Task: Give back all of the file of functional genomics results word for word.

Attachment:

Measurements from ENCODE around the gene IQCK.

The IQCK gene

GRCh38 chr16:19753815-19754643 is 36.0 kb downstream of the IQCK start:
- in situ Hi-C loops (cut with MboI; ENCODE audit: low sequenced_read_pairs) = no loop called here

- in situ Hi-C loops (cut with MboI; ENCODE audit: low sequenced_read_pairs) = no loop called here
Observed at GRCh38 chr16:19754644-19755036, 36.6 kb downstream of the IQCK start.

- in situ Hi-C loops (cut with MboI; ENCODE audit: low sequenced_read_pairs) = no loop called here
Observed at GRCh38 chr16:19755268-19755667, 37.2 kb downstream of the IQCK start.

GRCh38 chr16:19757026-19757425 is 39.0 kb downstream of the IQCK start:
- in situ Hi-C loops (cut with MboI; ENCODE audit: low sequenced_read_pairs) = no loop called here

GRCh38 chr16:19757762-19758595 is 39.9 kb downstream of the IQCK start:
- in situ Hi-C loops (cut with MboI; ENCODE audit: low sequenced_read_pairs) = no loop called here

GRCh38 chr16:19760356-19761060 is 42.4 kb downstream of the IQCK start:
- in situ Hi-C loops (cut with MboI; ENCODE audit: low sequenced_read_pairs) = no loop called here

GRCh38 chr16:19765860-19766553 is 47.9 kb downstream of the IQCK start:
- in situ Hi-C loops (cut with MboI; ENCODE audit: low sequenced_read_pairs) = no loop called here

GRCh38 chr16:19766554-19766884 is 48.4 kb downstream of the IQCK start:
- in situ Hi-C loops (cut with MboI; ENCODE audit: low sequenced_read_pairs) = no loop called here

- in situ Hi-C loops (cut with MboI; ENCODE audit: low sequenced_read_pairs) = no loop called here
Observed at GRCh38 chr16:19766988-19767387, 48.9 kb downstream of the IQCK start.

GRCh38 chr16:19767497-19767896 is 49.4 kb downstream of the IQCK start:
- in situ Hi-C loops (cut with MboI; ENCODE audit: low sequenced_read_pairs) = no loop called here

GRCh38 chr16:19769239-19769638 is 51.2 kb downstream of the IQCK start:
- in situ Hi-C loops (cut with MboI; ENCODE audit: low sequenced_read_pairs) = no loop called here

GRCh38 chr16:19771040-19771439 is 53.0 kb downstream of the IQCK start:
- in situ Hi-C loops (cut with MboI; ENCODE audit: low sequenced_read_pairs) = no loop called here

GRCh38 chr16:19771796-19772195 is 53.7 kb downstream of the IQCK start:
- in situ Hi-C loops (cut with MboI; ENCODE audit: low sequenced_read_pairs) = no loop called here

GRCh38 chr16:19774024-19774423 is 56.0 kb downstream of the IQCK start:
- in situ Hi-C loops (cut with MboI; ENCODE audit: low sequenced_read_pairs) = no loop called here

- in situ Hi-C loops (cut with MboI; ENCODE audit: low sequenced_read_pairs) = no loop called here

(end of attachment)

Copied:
Measurements from ENCODE around the gene IQCK.

The IQCK gene

GRCh38 chr16:19753815-19754643 is 36.0 kb downstream of the IQCK start:
- in situ Hi-C loops (cut with MboI; ENCODE audit: low sequenced_read_pairs) = no loop called here

- in situ Hi-C loops (cut with MboI; ENCODE audit: low sequenced_read_pairs) = no loop called here
Observed at GRCh38 chr16:19754644-19755036, 36.6 kb downstream of the IQCK start.

- in situ Hi-C loops (cut with MboI; ENCODE audit: low sequenced_read_pairs) = no loop called here
Observed at GRCh38 chr16:19755268-19755667, 37.2 kb downstream of the IQCK start.

GRCh38 chr16:19757026-19757425 is 39.0 kb downstream of the IQCK start:
- in situ Hi-C loops (cut with MboI; ENCODE audit: low sequenced_read_pairs) = no loop called here

GRCh38 chr16:19757762-19758595 is 39.9 kb downstream of the IQCK start:
- in situ Hi-C loops (cut with MboI; ENCODE audit: low sequenced_read_pairs) = no loop called here

GRCh38 chr16:19760356-19761060 is 42.4 kb downstream of the IQCK start:
- in situ Hi-C loops (cut with MboI; ENCODE audit: low sequenced_read_pairs) = no loop called here

GRCh38 chr16:19765860-19766553 is 47.9 kb downstream of the IQCK start:
- in situ Hi-C loops (cut with MboI; ENCODE audit: low sequenced_read_pairs) = no loop called here

GRCh38 chr16:19766554-19766884 is 48.4 kb downstream of the IQCK start:
- in situ Hi-C loops (cut with MboI; ENCODE audit: low sequenced_read_pairs) = no loop called here

- in situ Hi-C loops (cut with MboI; ENCODE audit: low sequenced_read_pairs) = no loop called here
Observed at GRCh38 chr16:19766988-19767387, 48.9 kb downstream of the IQCK start.

GRCh38 chr16:19767497-19767896 is 49.4 kb downstream of the IQCK start:
- in situ Hi-C loops (cut with MboI; ENCODE audit: low sequenced_read_pairs) = no loop called here

GRCh38 chr16:19769239-19769638 is 51.2 kb downstream of the IQCK start:
- in situ Hi-C loops (cut with MboI; ENCODE audit: low sequenced_read_pairs) = no loop called here

GRCh38 chr16:19771040-19771439 is 53.0 kb downstream of the IQCK start:
- in situ Hi-C loops (cut with MboI; ENCODE audit: low sequenced_read_pairs) = no loop called here

GRCh38 chr16:19771796-19772195 is 53.7 kb downstream of the IQCK start:
- in situ Hi-C loops (cut with MboI; ENCODE audit: low sequenced_read_pairs) = no loop called here

GRCh38 chr16:19774024-19774423 is 56.0 kb downstream of the IQCK start:
- in situ Hi-C loops (cut with MboI; ENCODE audit: low sequenced_read_pairs) = no loop called here

- in situ Hi-C loops (cut with MboI; ENCODE audit: low sequenced_read_pairs) = no loop called here